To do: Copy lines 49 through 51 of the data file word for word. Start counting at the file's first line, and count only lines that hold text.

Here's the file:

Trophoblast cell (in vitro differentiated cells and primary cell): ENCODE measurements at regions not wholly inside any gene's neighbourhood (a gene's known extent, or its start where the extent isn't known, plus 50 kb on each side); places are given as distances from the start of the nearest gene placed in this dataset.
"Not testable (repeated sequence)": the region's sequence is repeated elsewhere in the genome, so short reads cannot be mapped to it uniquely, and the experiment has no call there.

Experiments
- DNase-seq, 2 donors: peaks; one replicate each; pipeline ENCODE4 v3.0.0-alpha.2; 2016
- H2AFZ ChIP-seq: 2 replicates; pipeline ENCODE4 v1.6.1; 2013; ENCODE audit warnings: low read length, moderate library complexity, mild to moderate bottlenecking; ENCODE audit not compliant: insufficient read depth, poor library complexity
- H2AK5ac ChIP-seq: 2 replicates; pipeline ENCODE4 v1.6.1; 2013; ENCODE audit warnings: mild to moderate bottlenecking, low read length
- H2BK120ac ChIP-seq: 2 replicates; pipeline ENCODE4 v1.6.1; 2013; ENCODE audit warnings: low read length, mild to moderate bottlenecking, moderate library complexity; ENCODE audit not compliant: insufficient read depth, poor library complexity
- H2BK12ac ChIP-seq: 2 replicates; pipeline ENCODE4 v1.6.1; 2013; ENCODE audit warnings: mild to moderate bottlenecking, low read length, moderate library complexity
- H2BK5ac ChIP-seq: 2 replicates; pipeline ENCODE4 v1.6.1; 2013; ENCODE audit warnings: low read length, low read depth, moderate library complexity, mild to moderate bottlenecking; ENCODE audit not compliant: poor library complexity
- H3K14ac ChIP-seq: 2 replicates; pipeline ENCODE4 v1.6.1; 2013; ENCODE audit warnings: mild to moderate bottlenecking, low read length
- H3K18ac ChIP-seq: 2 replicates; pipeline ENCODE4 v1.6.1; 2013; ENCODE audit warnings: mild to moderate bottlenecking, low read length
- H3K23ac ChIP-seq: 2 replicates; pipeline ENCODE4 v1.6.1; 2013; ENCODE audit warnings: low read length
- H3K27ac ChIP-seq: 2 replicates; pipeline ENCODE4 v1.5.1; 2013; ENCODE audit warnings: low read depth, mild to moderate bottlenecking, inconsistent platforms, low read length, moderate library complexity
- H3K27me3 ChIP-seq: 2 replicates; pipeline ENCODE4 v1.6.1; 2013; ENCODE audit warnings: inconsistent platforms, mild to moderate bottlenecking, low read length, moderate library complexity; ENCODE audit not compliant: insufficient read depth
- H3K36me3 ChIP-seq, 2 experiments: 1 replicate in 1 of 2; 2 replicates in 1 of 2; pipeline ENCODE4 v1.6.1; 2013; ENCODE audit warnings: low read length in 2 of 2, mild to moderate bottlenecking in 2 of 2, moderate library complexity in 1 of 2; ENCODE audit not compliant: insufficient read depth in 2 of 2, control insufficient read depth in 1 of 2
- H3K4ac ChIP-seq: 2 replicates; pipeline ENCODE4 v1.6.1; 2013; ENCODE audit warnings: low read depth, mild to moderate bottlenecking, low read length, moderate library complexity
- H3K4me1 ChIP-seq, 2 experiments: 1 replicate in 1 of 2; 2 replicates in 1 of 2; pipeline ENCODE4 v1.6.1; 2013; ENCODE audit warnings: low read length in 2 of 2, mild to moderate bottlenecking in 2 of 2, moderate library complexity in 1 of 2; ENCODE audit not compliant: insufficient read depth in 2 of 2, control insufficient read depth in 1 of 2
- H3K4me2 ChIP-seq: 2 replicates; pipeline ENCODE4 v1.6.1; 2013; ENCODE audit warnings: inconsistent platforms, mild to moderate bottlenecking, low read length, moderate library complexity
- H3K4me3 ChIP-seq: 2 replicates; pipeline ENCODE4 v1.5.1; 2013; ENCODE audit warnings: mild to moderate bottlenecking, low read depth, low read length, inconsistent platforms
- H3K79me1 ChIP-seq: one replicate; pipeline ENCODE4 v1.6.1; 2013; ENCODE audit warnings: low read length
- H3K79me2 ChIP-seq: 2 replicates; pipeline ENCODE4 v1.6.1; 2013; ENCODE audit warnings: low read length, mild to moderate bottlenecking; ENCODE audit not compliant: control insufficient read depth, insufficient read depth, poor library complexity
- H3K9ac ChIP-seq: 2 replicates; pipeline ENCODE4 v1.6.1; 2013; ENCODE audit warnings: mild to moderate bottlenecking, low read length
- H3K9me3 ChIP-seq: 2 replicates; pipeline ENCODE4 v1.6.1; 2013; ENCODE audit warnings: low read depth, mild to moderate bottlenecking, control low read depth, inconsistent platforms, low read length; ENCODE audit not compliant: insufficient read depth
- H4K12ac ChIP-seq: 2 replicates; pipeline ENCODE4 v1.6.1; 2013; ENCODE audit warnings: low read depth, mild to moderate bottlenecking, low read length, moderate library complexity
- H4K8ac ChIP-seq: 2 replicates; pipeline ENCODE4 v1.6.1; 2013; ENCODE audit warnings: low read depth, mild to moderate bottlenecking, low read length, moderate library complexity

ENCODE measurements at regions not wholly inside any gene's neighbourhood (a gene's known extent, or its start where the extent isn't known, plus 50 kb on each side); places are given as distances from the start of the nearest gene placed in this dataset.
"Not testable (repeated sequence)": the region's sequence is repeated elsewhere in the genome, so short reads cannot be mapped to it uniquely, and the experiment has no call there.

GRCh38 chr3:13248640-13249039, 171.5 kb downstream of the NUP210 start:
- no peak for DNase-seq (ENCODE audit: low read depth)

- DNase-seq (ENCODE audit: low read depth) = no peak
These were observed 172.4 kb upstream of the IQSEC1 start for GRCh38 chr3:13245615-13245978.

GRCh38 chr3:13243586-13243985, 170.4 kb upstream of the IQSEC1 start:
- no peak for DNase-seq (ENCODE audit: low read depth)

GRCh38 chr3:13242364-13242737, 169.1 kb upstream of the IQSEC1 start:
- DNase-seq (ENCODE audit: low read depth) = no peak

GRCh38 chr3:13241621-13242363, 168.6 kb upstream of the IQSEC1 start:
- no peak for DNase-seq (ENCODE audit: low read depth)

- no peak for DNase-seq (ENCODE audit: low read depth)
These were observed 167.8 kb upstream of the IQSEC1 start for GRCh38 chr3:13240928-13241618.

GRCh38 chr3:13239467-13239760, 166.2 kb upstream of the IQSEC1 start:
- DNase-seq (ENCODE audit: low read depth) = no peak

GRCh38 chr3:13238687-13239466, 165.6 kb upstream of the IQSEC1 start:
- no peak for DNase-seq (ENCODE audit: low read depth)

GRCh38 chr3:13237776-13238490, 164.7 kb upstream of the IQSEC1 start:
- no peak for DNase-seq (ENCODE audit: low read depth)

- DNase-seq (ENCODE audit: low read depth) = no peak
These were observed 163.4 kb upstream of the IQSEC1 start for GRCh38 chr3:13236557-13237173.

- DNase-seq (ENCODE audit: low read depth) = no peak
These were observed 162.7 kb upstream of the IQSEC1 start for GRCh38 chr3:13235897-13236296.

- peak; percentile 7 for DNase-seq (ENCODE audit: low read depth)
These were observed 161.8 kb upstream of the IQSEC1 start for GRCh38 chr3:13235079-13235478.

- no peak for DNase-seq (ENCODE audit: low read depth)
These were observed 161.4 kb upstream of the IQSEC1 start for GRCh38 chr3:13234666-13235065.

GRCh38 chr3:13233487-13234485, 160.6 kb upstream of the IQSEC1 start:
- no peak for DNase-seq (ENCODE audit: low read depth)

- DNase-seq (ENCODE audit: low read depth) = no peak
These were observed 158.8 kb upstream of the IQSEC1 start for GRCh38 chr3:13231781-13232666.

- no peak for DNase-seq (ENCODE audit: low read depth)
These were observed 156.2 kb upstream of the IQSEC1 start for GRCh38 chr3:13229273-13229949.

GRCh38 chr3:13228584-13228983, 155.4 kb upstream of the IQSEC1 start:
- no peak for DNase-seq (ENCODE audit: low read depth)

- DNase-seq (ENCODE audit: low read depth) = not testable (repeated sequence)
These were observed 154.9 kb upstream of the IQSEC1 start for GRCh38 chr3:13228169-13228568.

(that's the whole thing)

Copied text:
These were observed 162.7 kb upstream of the IQSEC1 start for GRCh38 chr3:13235897-13236296.

- peak; percentile 7 for DNase-seq (ENCODE audit: low read depth)
These were observed 161.8 kb upstream of the IQSEC1 start for GRCh38 chr3:13235079-13235478.